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In the summer of 1964, the ingenious Walt Grishkot came up with another stunt to attract publicity to Lake George. Grishkot and Bolton Police Chief Joe Stafford persuaded a young woman to pretend to be swimming in a mono-kini, whom they also pretended to take into custody. The photo was actually shot in Hague, although when the newswires picked it up, the story was datelined Bolton Landing. The stunt worked, as Joe Zarzynski

In the summer of 1964, the ingenious Walt Grishkot came up with another stunt to attract publicity to Lake George. Grishkot and Bolton Police Chief Joe Stafford persuaded a young woman to pretend to be swimming in a mono-kini, whom they also pretended to take into custody. The photo was actually shot in Hague, although when the newswires picked it up, the story was datelined Bolton Landing. The stunt worked, as Joe Zarzynski's archival research below demonstrates.

When Fashion History Happened at Bolton Landing—The Monokini

By Joseph W. Zarzynski

Monday, June 17, 2013

When one thinks of Lake George one might conjure up visions of beautiful blue water, sandy beaches, and bountiful history. Here is a story from half-a-century ago that generates all three of those mental images.

The decade of the 1960s in America was a rebellious era and Lake George was certainly not an exception. At the start of that decade in 1960, a song, “Itsy Bitsy Teeny Weeny Yellow Polka Dot Bikini,” sung by Brian Hyland, became a huge hit. The bubblegum pop tune was about a shy young woman embarrassed to appear on the beach because of her “itsy bitsy” bikini, that two-piece bathing suit that soon became the norm for female beach attire.

However, by the mid-1960s, Lake George had a more extreme story, a daring woman who went to a Bolton Landing beach wearing only a topless bathing suit.

The beginning of that story actually began 50 years ago in 1963, the year the “monokini” was introduced to American fashion. Rather than a two-piece bikini bathing suit, it was a one-piece topless apparel for females appropriately named–monokini. The shocking garment was essentially a bathing suit bottom with a long thin neck strap that revealed the woman’s bare top.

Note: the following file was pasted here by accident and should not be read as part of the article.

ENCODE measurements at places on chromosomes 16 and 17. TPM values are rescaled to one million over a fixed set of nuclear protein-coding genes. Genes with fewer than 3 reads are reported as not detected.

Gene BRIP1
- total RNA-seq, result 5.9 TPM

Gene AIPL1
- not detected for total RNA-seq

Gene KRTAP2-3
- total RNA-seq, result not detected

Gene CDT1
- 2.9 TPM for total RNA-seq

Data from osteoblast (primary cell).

Rudi Gernreich, an Austrian-born, avant-garde fashion designer, shocked the world with the monokini. Gernreich said his one-piece topless bathing suit was an expression of freedom for women. After all, it was the audacious sixties! When released, the monokini was controversial amongst mainstream America, but was a bit more accepted in some fashion quarters of the world. Ironically, today the monokini describes a popular one-piece bathing suit with straps from bottom-to-top that links a bikini into a one-piece, non-topless suit.

A year after the monokini first appeared, Gernreich’s design hit a Lake George beach. On July 14, 1964 the Amsterdam (NY) Evening Recorder published an Associated Press article entitled “Woman in New Swimsuit Nabbed.” The story began like this: “An alert Bolton Landing policeman was credited with the first sighting on Lake George of a topless bathing suit.” The account, however, did not state whether the brunette woman was clothed in a monokini or simply a bikini bottom.

According to the Associated Press, on July 13, a Bolton Landing policeman ordered a 22-year-old Manhattan woman out of the water as she waded from the beach into Lake George in a red one-piece topless bathing suit. The Manhattanite was whisked from the lake and a blanket was provided to cover her up. The constable then drove the bather to her motel to get more clothing.

The wire service news story reported the young woman said she just wanted “to be fashionable.” Thus, half-a-century ago during the tumultuous 1960s, a small piece of fashion history was made at the “Queen of American Lakes.”

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